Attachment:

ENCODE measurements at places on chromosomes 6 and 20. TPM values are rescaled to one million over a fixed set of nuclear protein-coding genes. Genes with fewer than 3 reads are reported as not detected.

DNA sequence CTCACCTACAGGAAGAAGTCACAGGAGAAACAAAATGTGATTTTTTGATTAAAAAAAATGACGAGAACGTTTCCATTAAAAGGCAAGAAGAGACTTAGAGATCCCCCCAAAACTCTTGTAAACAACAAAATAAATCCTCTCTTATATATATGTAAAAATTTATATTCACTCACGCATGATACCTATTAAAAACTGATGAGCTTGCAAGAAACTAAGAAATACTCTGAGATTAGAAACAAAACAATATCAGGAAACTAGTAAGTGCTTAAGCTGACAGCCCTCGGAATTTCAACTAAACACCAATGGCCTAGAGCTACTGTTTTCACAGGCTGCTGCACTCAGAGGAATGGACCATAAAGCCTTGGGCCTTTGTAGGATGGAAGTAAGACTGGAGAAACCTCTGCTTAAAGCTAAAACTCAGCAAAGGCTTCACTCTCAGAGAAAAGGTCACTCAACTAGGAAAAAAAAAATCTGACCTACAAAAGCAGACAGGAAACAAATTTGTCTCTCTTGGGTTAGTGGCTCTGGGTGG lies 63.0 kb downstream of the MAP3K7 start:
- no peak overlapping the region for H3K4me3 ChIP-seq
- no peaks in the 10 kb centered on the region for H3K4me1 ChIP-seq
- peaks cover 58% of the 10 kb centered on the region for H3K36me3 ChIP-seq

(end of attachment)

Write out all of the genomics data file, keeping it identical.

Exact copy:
ENCODE measurements at places on chromosomes 6 and 20. TPM values are rescaled to one million over a fixed set of nuclear protein-coding genes. Genes with fewer than 3 reads are reported as not detected.

DNA sequence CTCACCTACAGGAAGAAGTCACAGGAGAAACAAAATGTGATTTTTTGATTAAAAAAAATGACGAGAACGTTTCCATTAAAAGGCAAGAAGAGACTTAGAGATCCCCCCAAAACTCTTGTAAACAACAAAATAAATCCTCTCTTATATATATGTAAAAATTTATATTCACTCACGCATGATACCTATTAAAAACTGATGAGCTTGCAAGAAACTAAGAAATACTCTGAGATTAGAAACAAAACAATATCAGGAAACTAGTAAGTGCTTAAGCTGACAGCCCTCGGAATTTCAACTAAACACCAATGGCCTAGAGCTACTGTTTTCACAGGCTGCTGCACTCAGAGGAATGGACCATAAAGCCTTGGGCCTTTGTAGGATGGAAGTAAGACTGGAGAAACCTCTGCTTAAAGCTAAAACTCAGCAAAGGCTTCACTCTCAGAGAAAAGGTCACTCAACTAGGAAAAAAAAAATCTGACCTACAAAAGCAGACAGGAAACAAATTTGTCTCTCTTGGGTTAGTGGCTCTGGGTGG lies 63.0 kb downstream of the MAP3K7 start:
- no peak overlapping the region for H3K4me3 ChIP-seq
- no peaks in the 10 kb centered on the region for H3K4me1 ChIP-seq
- peaks cover 58% of the 10 kb centered on the region for H3K36me3 ChIP-seq